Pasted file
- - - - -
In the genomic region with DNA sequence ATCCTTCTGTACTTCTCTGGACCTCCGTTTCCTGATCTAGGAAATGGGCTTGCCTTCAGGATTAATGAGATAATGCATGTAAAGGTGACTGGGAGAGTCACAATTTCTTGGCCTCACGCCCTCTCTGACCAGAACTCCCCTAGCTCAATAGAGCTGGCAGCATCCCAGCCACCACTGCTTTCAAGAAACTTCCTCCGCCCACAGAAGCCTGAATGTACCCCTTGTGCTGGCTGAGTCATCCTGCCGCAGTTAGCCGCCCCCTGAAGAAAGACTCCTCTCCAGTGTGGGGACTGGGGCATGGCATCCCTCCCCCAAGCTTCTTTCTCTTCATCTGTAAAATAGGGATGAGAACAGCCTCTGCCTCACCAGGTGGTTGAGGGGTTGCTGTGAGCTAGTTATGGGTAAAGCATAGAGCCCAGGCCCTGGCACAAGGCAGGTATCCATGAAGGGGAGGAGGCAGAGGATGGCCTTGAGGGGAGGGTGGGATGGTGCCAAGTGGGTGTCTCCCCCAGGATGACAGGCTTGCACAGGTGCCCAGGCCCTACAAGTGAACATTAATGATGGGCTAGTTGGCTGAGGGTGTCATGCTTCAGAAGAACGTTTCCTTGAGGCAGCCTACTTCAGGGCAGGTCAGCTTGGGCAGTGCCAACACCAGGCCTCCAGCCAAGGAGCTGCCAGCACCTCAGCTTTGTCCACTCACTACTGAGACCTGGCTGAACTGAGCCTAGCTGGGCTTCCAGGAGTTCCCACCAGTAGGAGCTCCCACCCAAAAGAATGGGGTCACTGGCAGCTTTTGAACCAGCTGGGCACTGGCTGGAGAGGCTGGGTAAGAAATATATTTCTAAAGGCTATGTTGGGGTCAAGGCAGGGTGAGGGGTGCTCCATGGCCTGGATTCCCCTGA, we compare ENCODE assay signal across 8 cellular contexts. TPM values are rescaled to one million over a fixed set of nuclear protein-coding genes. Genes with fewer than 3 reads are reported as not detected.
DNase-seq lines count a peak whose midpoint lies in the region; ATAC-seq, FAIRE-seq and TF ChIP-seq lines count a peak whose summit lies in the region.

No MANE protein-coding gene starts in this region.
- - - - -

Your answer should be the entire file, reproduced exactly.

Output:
In the genomic region with DNA sequence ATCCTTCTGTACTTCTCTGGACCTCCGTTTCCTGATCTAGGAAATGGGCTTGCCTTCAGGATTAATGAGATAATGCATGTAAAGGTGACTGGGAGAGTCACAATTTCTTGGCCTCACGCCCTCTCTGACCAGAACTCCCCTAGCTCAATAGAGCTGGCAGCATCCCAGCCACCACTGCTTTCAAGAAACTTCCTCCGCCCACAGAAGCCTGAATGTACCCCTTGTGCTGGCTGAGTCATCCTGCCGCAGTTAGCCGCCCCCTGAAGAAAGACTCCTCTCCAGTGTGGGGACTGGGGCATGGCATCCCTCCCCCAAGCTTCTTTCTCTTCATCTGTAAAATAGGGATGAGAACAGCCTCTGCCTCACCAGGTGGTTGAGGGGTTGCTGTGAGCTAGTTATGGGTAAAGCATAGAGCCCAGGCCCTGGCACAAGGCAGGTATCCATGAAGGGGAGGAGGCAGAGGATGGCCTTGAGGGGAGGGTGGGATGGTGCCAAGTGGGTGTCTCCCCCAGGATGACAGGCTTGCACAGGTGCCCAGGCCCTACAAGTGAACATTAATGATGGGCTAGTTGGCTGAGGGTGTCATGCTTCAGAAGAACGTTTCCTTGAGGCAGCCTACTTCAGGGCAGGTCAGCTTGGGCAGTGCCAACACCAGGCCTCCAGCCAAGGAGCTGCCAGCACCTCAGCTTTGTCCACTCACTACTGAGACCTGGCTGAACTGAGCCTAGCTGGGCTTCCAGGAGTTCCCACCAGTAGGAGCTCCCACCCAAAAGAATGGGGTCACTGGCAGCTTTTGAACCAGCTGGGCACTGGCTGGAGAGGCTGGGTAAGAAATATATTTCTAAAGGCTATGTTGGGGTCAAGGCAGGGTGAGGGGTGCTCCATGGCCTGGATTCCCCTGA, we compare ENCODE assay signal across 8 cellular contexts. TPM values are rescaled to one million over a fixed set of nuclear protein-coding genes. Genes with fewer than 3 reads are reported as not detected.
DNase-seq lines count a peak whose midpoint lies in the region; ATAC-seq, FAIRE-seq and TF ChIP-seq lines count a peak whose summit lies in the region.

No MANE protein-coding gene starts in this region.